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Timeline: Development of Russia-Ukraine conflict

President Vladimir Putin on Thursday authorized “a special military operation” in the Donbass region.

Kiev, Ukraine | Xinhua | The Russian Armed Forces have attacked multiple locations since Russian President Vladimir Putin authorized on Thursday morning “a special military operation” in Donbass.

Moscow expressed its willingness to talk with Kiev with a focus on obtaining a guarantee of neutral status and non-deployment of offensive weapons in Ukraine. Here is a timeline of some major events related to the current crisis:

Feb. 25, 2022

— A total of 137 Ukrainian soldiers were killed and another 316 injured on the first day of the conflict, Ukrainian President Volodymyr Zelensky said in a video message on Thursday night.

Feb. 24, 2022

— U.S. President Joe Biden announced on Thursday additional sanctions against Russia and the deployment of more troops to Europe as conflicts in Ukraine continue to evolve.

— Advisor to head of the President’s Office of Ukraine Mykhailo Podoliak said Russian forces seized Chernobyl nuclear power plant, the Interfax-Ukraine news agency reported.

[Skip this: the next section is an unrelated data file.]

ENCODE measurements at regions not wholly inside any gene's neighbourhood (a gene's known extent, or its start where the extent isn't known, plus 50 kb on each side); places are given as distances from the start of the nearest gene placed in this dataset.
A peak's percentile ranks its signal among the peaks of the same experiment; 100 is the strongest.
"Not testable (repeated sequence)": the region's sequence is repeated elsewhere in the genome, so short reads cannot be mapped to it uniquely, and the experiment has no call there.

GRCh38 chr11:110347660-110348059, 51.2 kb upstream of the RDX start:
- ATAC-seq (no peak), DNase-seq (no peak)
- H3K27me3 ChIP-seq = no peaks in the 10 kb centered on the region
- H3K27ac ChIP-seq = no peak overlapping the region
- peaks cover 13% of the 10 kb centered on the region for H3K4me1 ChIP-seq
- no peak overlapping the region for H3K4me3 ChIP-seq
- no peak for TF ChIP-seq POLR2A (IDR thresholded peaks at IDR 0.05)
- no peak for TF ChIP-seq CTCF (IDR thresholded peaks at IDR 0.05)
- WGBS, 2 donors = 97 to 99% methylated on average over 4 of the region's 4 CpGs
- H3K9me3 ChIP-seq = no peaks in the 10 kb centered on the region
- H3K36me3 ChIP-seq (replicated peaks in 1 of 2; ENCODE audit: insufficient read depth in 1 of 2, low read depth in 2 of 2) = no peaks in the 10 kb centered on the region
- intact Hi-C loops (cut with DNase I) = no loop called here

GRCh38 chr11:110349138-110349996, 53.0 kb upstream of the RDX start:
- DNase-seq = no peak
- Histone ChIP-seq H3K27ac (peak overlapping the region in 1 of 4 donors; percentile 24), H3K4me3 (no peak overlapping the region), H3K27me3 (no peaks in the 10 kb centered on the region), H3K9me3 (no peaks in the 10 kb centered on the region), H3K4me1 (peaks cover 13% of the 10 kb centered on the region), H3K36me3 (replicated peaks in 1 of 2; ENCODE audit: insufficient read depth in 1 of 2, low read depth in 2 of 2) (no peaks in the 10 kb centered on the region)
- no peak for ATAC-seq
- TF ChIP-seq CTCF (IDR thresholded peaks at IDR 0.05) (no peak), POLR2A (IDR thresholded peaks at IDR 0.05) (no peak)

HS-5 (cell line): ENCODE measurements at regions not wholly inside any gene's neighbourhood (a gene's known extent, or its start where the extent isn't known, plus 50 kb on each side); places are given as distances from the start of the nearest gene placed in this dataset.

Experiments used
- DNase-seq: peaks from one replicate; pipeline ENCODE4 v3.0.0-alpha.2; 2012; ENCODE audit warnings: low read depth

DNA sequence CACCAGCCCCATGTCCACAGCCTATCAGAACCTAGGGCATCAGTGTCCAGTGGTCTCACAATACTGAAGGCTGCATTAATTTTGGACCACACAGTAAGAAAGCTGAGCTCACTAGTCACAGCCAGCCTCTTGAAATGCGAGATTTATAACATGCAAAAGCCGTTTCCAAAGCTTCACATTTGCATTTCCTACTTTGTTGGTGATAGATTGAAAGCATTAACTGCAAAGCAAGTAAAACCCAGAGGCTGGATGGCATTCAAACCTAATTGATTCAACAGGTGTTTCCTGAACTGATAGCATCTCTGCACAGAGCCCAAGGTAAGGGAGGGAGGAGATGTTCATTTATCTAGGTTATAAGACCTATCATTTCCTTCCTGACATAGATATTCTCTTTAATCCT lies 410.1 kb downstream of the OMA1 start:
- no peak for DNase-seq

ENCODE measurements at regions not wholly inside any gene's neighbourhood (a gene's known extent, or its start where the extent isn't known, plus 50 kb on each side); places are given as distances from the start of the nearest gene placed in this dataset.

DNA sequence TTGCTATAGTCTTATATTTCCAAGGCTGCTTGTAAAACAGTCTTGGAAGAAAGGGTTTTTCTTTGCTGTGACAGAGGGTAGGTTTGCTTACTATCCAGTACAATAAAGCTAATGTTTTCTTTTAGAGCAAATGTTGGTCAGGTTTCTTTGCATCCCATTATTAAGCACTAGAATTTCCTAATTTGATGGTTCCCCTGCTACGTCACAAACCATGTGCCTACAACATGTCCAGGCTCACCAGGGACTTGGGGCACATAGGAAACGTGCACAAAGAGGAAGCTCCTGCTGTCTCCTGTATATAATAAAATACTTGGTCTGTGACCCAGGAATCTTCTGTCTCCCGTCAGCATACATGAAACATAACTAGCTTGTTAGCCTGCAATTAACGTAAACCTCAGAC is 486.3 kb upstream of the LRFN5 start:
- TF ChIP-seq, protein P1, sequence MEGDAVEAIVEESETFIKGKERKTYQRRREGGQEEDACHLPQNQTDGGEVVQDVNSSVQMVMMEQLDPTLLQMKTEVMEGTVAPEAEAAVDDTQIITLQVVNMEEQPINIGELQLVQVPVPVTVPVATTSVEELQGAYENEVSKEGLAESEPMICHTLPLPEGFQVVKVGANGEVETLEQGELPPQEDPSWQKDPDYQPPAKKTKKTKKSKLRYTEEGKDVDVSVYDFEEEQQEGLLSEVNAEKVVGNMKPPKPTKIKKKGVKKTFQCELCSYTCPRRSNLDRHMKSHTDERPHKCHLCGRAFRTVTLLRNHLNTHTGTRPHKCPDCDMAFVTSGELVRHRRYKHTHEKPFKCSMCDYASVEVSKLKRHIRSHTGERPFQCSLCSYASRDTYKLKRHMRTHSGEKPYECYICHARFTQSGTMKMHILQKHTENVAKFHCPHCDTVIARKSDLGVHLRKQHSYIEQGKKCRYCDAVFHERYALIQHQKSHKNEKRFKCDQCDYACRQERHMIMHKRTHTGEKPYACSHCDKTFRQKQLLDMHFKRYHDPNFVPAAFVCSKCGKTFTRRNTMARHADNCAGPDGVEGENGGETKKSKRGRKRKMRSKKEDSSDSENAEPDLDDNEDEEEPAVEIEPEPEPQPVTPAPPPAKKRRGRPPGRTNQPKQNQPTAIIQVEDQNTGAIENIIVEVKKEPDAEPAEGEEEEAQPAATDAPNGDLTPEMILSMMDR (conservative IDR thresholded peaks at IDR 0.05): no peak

“After a fierce battle, our control over the Chernobyl site has been lost,” Podoliak said.

— The Russian Defense Ministry said that a total of 11 airfields, three command posts, a Ukrainian naval base, and 18 radar stations of the S-300 and Buk-M1 air defense missile systems were among the facilities destroyed.

— Kremlin spokesman Dmitry Peskov said that Putin has expressed his preparedness to engage in discussions with his Ukrainian counterpart with a focus on obtaining a guarantee of neutral status and non-deployment of offensive weapons in Ukraine.

— Ukraine on Thursday severed diplomatic relations with Russia. Ukrainian President Volodymyr Zelensky declared martial law in the country following Russia’s military operation.

— According to the Russian Defense Ministry, the Russian Armed Forces are destroying “military infrastructure, air defense facilities, military airfields, aviation of the Ukrainian Armed Forces” with high-precision weapons, not targeting Ukrainian cities.